Q: You ever go out to see a Little League game lately? You see the coaches who maybe saw how you did things … they yell and rant at the kids, the umpires …some of the parents doing the same thing in the stands …
A: They’re wrong.
Q: What happens when you address Little Leagues parents about how to behave around their kids?
A: I put it to them this way — Mind your business, watch how they play, don’t holler at the umpire, and if your son or daughter strikes out, encourage him to keep playing, tell him how much you love him and tell him you’ll get ‘em next game.
There are parents out there screaming as if their kid is going to be in the big leagues someday. C’mon. I chew them out if I see that. Maybe they’ve got their own idea how to do things, but it’s wrong.
Just be with the kids. Let ‘em make errors. Give them all a chance. It’s not about winning. It’s spirit, togetherness. They’ll form their personality and livelihood right then and there in Little League. I’ll tell you why. In Little League, you have to listen to the manager. Right? When you’re in the big world, you’ve always got to listen to someone else. Second, in Little League, you follow orders. That’s how the world works. Third, get along with teammates. When you get in our world, you’re going to have to get along with all kinds of people. This is what you are forming when you’re playing Little League on his mind and body. See? That’s important. Don’t scream and get on them after an error. Tell ‘em how many times Babe Ruth struck out, or a pitcher got knocked out of the box.
One time I was doing a speech to a group of kids and just before I get there, I see thiss little kid crying. I found out they just lost a game and he was the losing pitcher. I went over there, put my arm around him, and said, “What are you crying for? When Major League players lose, they don’t cry.” I’m a builder, a builder of moral, self confidence, spirit, togetherness. That’s what I do.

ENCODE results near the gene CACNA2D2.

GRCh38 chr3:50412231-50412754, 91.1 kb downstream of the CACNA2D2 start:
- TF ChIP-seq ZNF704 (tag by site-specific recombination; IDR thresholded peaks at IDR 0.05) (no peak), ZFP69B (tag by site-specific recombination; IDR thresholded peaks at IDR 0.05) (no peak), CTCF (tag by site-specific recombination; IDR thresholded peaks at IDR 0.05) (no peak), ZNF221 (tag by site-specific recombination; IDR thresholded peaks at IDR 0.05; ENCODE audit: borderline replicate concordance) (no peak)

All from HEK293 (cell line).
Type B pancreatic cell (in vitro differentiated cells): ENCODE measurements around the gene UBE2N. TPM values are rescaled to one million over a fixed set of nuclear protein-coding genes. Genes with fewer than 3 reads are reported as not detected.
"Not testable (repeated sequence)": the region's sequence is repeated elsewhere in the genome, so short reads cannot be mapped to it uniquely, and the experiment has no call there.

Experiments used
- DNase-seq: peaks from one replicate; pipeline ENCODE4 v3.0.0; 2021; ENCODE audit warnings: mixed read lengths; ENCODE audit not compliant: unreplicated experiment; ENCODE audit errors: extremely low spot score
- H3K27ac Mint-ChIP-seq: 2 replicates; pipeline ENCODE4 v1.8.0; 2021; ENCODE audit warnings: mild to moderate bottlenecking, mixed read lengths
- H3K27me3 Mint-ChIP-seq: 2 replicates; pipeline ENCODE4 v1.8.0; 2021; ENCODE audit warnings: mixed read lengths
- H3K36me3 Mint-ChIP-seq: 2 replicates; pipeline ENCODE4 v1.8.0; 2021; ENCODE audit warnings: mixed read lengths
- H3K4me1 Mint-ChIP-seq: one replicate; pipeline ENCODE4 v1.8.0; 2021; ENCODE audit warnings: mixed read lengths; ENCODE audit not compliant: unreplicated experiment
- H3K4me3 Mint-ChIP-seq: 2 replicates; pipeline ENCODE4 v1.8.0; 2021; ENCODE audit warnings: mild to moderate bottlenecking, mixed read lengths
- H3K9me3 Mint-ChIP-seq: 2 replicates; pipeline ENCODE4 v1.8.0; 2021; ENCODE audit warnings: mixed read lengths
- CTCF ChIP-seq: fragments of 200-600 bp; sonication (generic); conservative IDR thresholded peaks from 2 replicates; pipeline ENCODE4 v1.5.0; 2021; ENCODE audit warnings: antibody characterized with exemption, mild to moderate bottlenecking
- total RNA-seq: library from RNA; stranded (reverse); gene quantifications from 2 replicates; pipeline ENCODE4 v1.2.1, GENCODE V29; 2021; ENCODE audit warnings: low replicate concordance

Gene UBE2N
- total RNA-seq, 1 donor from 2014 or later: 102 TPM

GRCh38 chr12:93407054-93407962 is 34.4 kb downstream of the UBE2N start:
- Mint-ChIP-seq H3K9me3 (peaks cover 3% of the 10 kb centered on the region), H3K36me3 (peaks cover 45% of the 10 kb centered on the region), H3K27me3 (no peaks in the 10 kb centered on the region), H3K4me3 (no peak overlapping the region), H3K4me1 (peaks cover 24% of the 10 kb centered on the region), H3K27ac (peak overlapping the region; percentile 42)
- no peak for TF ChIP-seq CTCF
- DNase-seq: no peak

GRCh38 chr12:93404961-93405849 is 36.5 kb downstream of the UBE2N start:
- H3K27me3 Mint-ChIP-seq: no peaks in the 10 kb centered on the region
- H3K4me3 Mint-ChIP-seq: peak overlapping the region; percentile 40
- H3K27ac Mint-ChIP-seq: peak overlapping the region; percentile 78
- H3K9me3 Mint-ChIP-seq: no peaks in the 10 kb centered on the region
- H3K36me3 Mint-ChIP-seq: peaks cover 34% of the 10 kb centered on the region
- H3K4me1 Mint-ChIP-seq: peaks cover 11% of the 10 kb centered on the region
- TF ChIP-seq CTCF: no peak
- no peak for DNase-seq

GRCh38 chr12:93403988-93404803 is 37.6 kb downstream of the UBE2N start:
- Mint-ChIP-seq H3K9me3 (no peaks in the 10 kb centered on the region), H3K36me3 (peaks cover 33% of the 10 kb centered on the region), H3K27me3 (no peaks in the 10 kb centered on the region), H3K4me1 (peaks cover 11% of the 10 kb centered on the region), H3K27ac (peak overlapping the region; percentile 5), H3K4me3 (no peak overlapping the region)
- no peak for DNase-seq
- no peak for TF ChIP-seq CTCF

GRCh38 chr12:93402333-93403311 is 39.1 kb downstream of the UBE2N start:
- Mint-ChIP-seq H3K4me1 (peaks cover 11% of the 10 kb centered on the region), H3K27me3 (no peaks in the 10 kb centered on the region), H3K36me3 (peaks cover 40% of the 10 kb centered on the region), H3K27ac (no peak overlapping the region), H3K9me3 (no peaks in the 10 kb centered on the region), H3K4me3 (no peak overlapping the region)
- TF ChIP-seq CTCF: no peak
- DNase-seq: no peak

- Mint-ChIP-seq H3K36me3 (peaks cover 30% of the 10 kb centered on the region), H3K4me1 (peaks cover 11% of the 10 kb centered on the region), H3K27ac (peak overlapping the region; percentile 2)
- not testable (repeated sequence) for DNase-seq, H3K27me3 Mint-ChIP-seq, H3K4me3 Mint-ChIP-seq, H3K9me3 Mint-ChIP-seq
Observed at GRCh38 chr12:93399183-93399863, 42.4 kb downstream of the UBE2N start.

Q: Where did that come from? Did you inherit that?
A: My father (Sabatino), may he rest in peace, used to tell us stories and he’d use our names in those stories. One time he told a story about a family with five sons – that’s what he had – and they were very strong, powerful. The church had a big rock in front of the church and the priest wanted to move it out of there. So someone said, “Get those Lasorda boys over here for dinner, then get them to move the rock.” The priest said that’s a good idea. And he fed those five brothers like you’ve never seen before. So then as my father is telling us this story and he says, “Wait a minute, you’re the guys who gotta move that rock.” He was getting that message across to us.
Another time, he had this piece of ground that he farmed. There’s an empty milk bottle and he tells me to get the bottle, go to a spring a quarter of a mile away straight from here, walk straight there. Fill it up with water and don’t break the bottle. Then – boom — he whacks me in the back of the head. I said, “What did you hit me for, pop?” “Because if you break that bottle, then it’s too late to hit you.” I carried that bottle and I know one thing, no one was going to get that away from me. And I wasn’t going to drop it
I took that story to use. You can’t do anything about an error a guy made, but you can do something about him not making an error in the future. That’s what he did with me. He had the story about having five guys pulling on the same end of the rope. I used a lot of his philosophy in managing. I don’t know how much education he had, but he had it down psychologically. He taught us a lot about life.
He was all about commitment and responsibility. He told us about loving each other and doing all we can for each other. In the end, when he had cancer, we were there in the hospital for him 24 hours a day. The nuns couldn’t believe it. I wish he was alive to see me become the manager of the Dodgers. God works in strange ways.